If the pandemic wasn’t enough reason to take your cycling inside last spring, the cooler weather this fall will be. And while sweating up a storm in your basement after a glorious season of summer outdoor riding seems, well, kind of gross, there are still a lot of reasons to rejoice over the increasing sophistication of indoor trainers.
Take the fifth-generation Wahoo Kickr that debuted in early August. While it carries the same price tag and compact design as its previous iteration, the new Kickr offers impressive upgrades in calibration, accuracy, and especially connectivity—those who have ever been dropped on Zwift mid-ride (or mid-race) because of a bad connection will be psyched to learn that Wahoo’s new built-in Direct Connect port will forever eliminate that issue. We’ll get to that. But first, the basics.
Unlike the Kickr Smart Bike, the stand-alone indoor bike we reviewed earlier this year, this new Kickr is a trainer; you use your own bike, removing the back wheel and attaching your frame to the unit. Even though it seems relatively simple, setting up a trainer can be as time-consuming as waiting in line at the DMV. That’s why I budgeted an entire Saturday morning to do it. The process with the Kickr, however, was so intuitive that it took less than a half hour.
And that’s despite a kink, which is that the Kickr comes out of the box with an 11-speed Shimano freehub body attached, but my “indoor” bike is my 10-year-old Specialized S-Works Amira, which is a 10-speed. Wahoo, however, thought of that variable and includes a spacer to make it compatible with 10-speed cassettes. You can also install 8- or 9-speed cassettes with spacers procured separately. For 12-speed systems, you’ll need to replace the freehub driver body.
Other intuitive features are prevalent. Two easy-to-see LED indicator lights confirm the trainer is connected and transmitting the data it’s collecting to your devices. The trainer can talk to both GPS devices (over ANT+) and smartphones (over Bluetooth) simultaneously or separately. Five available, easy-to-adjust wheel-size settings make the Kickr compatible with the most common wheel sizes found on mountain bikes and road bikes: 24-inch/650c, 650B, 26-inch/700c, and 29ers. I also appreciated the built-in carrying handle.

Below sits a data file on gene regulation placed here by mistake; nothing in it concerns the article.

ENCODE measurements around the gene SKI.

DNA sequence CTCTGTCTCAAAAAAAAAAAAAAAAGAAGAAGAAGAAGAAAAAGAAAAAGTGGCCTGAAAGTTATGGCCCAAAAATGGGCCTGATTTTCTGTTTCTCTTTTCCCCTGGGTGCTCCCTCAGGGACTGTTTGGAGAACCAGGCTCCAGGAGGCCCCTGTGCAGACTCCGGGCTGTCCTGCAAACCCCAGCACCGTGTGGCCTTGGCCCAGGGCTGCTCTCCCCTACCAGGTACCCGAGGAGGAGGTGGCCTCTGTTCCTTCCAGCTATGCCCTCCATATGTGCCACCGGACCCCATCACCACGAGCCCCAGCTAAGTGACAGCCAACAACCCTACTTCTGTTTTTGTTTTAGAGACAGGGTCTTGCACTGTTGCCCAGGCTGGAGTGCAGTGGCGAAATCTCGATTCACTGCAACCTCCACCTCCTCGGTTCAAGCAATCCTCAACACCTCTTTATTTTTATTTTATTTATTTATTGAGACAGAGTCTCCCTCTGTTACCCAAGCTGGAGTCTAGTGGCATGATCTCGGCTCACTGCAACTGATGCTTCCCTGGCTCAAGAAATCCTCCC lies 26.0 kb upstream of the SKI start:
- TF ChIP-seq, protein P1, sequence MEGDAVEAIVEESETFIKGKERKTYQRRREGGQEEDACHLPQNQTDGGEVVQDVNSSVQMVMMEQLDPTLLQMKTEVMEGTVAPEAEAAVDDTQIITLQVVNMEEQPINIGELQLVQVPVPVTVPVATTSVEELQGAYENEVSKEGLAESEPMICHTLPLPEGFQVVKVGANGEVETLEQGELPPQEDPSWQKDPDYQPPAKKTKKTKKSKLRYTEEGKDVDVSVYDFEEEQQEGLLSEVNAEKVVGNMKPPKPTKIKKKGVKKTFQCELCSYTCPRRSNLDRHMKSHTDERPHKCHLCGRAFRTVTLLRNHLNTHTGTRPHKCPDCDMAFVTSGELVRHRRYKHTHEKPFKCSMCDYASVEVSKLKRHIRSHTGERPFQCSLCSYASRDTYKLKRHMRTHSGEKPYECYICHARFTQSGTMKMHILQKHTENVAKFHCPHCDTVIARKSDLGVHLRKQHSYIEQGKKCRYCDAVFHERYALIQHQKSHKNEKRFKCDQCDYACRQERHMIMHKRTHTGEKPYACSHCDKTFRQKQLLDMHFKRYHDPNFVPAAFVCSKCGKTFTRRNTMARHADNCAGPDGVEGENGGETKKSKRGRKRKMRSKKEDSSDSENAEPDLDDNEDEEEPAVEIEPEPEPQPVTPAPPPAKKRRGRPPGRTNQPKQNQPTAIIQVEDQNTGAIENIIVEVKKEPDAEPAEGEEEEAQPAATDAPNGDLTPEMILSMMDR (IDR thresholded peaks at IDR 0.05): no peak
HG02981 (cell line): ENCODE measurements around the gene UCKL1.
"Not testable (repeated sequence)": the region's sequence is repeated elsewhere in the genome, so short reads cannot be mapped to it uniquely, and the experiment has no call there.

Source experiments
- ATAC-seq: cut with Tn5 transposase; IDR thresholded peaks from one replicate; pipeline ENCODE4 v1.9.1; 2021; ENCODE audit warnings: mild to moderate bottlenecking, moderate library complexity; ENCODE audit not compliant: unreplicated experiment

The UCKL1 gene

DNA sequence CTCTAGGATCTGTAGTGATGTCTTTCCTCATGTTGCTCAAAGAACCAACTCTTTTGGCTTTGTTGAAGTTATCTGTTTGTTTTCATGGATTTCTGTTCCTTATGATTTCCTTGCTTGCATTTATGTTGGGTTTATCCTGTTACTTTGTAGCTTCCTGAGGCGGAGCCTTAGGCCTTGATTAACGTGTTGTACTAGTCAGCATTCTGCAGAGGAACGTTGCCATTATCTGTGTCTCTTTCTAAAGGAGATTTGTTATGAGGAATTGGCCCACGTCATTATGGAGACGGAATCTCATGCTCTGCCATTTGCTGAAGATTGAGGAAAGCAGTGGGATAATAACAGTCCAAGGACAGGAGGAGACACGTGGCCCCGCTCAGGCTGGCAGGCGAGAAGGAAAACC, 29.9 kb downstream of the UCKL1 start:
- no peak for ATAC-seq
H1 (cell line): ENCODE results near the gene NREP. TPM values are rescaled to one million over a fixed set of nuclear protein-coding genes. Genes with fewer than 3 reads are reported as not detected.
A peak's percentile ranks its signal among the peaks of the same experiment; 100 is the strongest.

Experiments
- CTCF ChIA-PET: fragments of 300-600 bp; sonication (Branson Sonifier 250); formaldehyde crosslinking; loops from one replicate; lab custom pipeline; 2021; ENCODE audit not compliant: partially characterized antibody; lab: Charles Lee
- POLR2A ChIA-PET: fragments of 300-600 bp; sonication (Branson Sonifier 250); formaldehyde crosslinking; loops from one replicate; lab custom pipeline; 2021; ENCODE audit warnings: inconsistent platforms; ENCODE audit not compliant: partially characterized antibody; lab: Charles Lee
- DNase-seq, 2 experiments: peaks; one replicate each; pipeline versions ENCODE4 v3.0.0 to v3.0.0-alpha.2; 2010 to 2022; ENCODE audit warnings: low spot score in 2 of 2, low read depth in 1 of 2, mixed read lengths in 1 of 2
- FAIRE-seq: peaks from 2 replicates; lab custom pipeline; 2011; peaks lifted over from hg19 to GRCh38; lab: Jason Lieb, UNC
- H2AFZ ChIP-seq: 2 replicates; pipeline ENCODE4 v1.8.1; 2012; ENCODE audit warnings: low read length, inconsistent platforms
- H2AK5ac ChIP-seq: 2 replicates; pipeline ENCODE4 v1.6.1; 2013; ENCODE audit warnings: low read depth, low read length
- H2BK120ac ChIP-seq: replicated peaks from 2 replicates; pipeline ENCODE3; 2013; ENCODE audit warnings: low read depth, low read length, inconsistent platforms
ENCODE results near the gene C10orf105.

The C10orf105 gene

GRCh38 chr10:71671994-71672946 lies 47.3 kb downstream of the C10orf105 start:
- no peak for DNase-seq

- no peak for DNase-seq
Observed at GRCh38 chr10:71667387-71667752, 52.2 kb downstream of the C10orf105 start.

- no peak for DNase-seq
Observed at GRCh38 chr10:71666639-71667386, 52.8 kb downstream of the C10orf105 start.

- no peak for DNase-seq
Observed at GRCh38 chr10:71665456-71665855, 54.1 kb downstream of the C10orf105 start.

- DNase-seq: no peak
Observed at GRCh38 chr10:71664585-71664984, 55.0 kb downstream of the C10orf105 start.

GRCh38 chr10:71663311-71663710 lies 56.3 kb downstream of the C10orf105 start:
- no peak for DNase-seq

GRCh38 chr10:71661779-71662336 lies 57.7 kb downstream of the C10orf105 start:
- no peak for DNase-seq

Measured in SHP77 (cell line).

Downloading the Wahoo app, filling out the requisite registration, and connecting it to platforms like Zwift and Strava was a five-minute process. Thirty minutes after unboxing the trainer, I was ready to ride.
One of the less desirable features of the former Kickr was the necessity of manually calibrating it by a spin-down procedure that measured the trainer’s drag and, therefore, power accuracy. The process was time-consuming for already time-crunched cyclists. To alleviate that, Wahoo developed a proprietary auto-calibration process that not only shaved minutes off the setup but also further refined power accuracy from within 2 percent to within 1 percent. This impressively reliable measurement not only gives you an accurate read of your own power output, it also ensures that it’s not being inflated—something that would surely anger the friends you’ll be racing out there on the virtual roads.
Another issue Wahoo set out to solve with the fifth-generation Kickr was the complaint among users that, especially after long rides, the trainer felt too static. This stiffness put painful pressure on varying parts of the body. To alleviate the problem, Wahoo redesigned the bike’s feet to allow the trainer to tilt up to 5 degrees from side to side with each pedal stroke in a controlled, yet realistic, motion. The end result is a more outdoors-like riding feel and added comfort without sacrificing the Kickr’s signature stable, smooth, and quiet ride.
The final upgrade comes with delayed gratification. As I mentioned previously, Wahoo designed a built-in cable port (located next to the power jack) that will allow the trainer to plug directly in via an Ethernet connection to a home network. This feature will eliminate the mind-numbing frustration of finally carving out the time to get on a bike for a post-work ride, only to get dropped because of flaky Wi-Fi or an overloaded broadband connection.
This feature is especially exciting for cyclists who have moved exclusively to online racing because of the coronavirus pandemic. While it’s exciting, Wahoo is a little ahead of the curve on this innovation. The company’s virtual platform partners, like the Sufferfest (which Wahoo owns), Zwift, Rouvy, FulGaz, and TrainerRoad, have yet to release their own software updates to accommodate the new hardwired connection. These updates are expected by the end of this year or the beginning of next year. Until then, shore up your home Wi-Fi connection, or just get outside and take advantage of those golden autumn days.